Courtesy Reuters

Economic success in today’s world requires countries to liberalize to attract mobile international investment, which goes far to determine the distribution of global production, jobs, profits, and technology. Success also requires countries to compete effectively in international markets rather than simply at home. A process of competitive liberalization, therefore, has driven the trend toward free trade among a myriad of countries in all parts of the world with very different economic systems, at very different stages of development, and with very different prior philosophies.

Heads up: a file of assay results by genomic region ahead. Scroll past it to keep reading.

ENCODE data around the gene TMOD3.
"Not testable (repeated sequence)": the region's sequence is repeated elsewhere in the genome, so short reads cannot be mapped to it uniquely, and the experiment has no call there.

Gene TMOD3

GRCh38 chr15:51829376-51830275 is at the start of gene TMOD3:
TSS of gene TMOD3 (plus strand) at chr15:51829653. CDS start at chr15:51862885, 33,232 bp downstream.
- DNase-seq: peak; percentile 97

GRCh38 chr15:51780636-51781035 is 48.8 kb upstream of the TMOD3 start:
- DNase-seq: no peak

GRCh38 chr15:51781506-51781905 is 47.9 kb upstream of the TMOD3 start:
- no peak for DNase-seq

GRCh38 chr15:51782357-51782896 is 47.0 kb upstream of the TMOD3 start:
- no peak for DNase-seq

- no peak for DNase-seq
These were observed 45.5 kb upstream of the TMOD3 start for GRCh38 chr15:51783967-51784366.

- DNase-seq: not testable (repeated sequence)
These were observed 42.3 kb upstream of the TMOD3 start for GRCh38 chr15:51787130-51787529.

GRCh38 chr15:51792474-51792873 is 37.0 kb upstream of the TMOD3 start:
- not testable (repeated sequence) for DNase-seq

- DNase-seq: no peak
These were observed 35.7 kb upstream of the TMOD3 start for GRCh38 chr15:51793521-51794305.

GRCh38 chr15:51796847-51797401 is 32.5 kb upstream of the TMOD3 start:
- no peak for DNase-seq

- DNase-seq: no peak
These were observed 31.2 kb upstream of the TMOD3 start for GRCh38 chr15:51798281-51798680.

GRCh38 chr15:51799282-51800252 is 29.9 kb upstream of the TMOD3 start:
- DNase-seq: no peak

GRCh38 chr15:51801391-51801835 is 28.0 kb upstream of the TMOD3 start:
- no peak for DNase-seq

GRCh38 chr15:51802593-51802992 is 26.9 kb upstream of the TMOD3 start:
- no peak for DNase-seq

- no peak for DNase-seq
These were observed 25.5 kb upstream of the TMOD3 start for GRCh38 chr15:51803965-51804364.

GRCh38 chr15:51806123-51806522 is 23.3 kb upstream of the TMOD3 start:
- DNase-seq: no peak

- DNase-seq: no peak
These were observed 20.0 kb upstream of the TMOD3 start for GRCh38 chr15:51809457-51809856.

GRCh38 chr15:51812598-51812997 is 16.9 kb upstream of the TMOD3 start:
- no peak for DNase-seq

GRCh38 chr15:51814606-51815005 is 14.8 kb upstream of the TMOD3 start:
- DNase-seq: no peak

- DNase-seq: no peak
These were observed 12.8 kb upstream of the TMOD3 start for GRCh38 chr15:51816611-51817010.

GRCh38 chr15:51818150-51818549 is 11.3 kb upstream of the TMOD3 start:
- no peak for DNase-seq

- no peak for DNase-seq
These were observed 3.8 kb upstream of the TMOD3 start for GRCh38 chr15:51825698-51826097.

Interstate arrangements are usually necessary to implement such liberalization, however, because domestic political opposition frequently blocks countries from abolishing their traditional barriers unilaterally. Entrenched interests fight hard, and often with prolonged success, to maintain their protected positions. Trade reform thus requires mobilizing enough pro-trade interests, especially exporters and others who would gain directly from the opening of markets abroad, to overcome those who resist further

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  • C. Fred Bergsten is Director of the Institute for International Economics. Since 1991 he has chaired the Competitiveness Policy Council created by Congress and, from 1993 to 1995, the Eminent Persons Group that advised the Asia-Pacific Economic Cooperation forum.
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